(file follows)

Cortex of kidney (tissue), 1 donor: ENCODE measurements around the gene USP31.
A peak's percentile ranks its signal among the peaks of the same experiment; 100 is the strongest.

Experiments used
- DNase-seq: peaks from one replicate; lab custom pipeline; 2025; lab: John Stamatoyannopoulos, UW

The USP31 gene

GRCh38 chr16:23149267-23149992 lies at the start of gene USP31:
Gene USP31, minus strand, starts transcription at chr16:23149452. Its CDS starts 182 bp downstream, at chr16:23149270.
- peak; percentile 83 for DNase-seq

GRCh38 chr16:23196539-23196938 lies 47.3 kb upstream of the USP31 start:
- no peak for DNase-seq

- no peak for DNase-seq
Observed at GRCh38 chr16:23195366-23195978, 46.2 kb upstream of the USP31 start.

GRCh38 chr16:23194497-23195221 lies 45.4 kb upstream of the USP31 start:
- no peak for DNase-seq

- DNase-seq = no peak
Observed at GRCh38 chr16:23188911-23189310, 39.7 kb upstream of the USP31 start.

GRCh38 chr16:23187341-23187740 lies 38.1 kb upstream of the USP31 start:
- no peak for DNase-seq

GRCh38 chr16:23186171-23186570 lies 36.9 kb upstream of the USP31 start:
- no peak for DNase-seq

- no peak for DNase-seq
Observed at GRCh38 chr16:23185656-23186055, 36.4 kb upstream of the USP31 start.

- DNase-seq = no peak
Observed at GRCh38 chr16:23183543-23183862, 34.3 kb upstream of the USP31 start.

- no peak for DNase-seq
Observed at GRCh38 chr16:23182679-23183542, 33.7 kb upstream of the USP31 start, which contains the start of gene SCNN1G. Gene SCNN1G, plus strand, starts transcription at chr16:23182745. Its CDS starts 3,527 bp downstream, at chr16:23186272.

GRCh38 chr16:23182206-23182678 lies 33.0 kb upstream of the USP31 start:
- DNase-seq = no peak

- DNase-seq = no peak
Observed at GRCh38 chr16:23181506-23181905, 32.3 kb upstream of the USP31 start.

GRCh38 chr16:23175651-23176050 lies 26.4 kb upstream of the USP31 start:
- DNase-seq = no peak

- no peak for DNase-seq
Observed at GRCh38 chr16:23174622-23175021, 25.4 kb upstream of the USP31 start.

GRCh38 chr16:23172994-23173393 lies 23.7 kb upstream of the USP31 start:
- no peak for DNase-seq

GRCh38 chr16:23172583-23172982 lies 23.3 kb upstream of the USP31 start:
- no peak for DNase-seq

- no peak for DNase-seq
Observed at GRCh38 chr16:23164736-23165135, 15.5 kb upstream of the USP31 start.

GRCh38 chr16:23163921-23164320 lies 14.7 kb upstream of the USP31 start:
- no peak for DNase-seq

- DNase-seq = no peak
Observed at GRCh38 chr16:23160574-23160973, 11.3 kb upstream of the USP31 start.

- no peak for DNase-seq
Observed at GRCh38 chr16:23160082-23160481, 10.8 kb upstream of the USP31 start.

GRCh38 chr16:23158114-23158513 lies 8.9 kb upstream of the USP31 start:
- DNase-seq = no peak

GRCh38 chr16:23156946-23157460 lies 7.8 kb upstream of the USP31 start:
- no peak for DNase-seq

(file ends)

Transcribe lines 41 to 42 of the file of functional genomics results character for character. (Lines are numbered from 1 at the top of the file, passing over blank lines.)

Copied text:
GRCh38 chr16:23163921-23164320 lies 14.7 kb upstream of the USP31 start:
- no peak for DNase-seq